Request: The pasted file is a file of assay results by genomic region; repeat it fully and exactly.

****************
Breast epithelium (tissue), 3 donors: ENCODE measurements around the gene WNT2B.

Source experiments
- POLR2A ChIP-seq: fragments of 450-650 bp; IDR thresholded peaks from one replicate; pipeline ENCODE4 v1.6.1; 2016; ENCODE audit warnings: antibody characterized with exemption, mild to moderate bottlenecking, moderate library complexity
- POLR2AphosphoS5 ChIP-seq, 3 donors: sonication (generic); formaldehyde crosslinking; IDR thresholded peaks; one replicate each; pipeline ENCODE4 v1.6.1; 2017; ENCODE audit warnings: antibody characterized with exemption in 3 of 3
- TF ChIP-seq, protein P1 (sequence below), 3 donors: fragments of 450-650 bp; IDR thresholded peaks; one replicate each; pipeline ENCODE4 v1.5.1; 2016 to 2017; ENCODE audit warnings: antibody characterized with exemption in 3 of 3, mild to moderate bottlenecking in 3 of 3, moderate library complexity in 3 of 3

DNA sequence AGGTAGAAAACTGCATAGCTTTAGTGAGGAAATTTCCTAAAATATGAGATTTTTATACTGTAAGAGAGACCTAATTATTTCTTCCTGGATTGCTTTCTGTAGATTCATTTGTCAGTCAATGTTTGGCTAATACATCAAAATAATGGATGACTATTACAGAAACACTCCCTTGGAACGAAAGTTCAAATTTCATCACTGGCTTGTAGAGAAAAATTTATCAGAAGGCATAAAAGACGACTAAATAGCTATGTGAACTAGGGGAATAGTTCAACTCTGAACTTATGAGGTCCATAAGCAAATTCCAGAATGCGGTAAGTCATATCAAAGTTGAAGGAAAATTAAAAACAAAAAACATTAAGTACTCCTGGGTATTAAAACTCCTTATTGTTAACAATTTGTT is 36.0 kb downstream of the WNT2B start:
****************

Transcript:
Breast epithelium (tissue), 3 donors: ENCODE measurements around the gene WNT2B.

Source experiments
- POLR2A ChIP-seq: fragments of 450-650 bp; IDR thresholded peaks from one replicate; pipeline ENCODE4 v1.6.1; 2016; ENCODE audit warnings: antibody characterized with exemption, mild to moderate bottlenecking, moderate library complexity
- POLR2AphosphoS5 ChIP-seq, 3 donors: sonication (generic); formaldehyde crosslinking; IDR thresholded peaks; one replicate each; pipeline ENCODE4 v1.6.1; 2017; ENCODE audit warnings: antibody characterized with exemption in 3 of 3
- TF ChIP-seq, protein P1 (sequence below), 3 donors: fragments of 450-650 bp; IDR thresholded peaks; one replicate each; pipeline ENCODE4 v1.5.1; 2016 to 2017; ENCODE audit warnings: antibody characterized with exemption in 3 of 3, mild to moderate bottlenecking in 3 of 3, moderate library complexity in 3 of 3

DNA sequence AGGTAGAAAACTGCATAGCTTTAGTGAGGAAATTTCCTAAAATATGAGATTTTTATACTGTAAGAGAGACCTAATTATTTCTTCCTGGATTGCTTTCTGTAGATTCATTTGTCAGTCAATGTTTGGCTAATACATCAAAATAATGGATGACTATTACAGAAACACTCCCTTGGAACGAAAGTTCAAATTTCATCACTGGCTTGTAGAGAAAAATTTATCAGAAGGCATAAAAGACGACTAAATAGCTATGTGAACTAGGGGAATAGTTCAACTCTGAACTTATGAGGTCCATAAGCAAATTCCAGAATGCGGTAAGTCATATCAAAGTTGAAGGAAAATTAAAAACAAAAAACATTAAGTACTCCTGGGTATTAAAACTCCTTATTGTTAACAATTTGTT is 36.0 kb downstream of the WNT2B start: